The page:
Stage Seven: The Dormancy Stage(s)
From time to time, the insider spy just stops spying.
He goes to ground, lies fallow, and quits producing.
How perplexing for those who subscribe to the idea that insider spies are simply maliciously driven, robotically single-minded villains.
But how logical for Dormancy Stages to occur if the true psychology of the insider spy incorporates the conflicted dynamics described above.
Life is nasty and brutish for the insider spy who has been at it for a few years.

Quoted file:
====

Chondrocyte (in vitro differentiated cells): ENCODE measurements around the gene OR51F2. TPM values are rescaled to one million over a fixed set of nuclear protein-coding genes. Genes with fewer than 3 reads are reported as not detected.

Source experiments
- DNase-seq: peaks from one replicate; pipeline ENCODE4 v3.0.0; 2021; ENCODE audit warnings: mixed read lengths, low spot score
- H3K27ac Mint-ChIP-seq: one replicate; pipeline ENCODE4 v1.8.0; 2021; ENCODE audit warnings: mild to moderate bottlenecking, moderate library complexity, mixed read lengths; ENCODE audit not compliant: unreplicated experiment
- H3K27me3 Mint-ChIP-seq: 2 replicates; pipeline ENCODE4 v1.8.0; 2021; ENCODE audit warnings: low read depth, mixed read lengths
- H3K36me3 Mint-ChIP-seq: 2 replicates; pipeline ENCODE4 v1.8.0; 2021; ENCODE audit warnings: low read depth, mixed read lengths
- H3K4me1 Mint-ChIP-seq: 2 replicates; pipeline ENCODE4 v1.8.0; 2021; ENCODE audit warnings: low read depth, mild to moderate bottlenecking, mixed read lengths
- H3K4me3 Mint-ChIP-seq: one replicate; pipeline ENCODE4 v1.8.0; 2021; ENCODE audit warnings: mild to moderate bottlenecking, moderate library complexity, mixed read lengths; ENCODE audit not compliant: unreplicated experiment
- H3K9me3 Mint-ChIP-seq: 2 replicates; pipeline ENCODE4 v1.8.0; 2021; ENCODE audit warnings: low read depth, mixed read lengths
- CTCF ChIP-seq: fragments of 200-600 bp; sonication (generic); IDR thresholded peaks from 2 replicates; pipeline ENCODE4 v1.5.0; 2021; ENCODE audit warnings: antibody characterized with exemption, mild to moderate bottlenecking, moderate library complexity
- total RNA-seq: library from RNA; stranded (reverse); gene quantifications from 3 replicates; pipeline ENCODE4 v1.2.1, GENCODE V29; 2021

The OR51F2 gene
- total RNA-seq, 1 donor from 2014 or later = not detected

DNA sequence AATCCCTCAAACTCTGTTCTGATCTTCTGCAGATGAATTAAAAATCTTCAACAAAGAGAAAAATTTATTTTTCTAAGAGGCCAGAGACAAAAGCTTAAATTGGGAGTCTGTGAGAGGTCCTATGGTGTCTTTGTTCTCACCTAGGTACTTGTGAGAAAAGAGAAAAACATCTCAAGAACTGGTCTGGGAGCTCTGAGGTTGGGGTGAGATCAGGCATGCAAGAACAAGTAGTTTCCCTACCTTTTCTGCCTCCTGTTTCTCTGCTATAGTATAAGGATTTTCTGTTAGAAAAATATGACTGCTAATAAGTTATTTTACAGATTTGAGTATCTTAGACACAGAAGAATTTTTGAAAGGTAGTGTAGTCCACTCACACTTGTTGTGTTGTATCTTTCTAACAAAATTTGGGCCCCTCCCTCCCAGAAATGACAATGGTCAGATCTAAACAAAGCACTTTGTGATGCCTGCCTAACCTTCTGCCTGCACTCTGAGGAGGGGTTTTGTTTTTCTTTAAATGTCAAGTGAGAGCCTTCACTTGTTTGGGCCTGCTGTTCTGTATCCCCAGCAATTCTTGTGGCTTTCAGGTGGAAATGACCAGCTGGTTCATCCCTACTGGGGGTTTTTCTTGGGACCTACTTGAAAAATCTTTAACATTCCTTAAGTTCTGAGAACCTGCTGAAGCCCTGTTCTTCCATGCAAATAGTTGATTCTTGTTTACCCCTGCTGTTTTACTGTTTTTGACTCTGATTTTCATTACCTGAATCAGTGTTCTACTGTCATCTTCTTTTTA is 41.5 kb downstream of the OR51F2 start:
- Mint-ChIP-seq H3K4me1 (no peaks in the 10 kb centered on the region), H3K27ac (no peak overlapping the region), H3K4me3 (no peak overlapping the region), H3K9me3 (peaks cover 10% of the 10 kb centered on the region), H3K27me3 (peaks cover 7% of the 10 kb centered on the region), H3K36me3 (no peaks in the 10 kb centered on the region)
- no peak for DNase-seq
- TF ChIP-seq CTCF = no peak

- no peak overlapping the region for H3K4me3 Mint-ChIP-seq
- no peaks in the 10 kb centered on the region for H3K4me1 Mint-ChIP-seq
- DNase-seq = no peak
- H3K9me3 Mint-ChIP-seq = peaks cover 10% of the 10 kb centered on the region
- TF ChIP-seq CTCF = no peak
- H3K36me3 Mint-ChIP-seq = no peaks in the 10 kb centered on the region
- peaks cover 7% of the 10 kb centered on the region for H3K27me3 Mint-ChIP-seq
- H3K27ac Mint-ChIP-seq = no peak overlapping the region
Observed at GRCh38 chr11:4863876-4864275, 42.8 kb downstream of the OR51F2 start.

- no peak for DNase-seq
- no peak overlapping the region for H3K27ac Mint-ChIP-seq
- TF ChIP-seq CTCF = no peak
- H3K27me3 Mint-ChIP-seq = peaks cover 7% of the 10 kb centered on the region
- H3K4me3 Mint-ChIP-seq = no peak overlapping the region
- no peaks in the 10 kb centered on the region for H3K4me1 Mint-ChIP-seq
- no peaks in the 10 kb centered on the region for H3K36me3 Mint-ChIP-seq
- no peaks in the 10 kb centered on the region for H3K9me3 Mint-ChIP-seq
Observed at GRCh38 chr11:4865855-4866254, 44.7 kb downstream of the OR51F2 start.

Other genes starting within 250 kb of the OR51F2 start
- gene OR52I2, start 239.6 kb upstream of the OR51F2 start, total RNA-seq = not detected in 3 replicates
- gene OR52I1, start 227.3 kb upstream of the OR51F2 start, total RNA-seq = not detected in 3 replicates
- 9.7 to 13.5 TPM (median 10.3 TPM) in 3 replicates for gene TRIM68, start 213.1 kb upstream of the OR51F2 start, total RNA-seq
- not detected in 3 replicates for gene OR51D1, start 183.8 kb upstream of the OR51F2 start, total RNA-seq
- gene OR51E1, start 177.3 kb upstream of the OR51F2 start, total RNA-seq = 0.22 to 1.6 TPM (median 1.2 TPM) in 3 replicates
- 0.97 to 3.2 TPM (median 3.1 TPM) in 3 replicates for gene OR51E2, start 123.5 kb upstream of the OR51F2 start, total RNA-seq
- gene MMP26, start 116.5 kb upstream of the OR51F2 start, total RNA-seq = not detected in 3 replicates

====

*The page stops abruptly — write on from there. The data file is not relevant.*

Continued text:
He feels burned out.
The supposed solution to his original sense of failure and drowning years ago has transformed into a larger problem than ever before.
Like the Sorcerer’s Apprentice, his vaunted brilliant solution for his problems has mutated into a daily nightmare.
Fantasies of escape from this daily dilemma abound.
He thinks: “Maybe if I just dial down my productivity, perhaps they will forget about me? If I just keep quiet, I’ll go off their radar screen—and then I’ll resume my normal everyday life and pretend this never happened.”
Then, either his handler tugs on his leash, or other stresses pile up again.
Like an alcoholic, he goes back to the sauce.
Many insider spies, such as Robert Hanssen and Earl Pitts, cycled through several Dormancy Stages.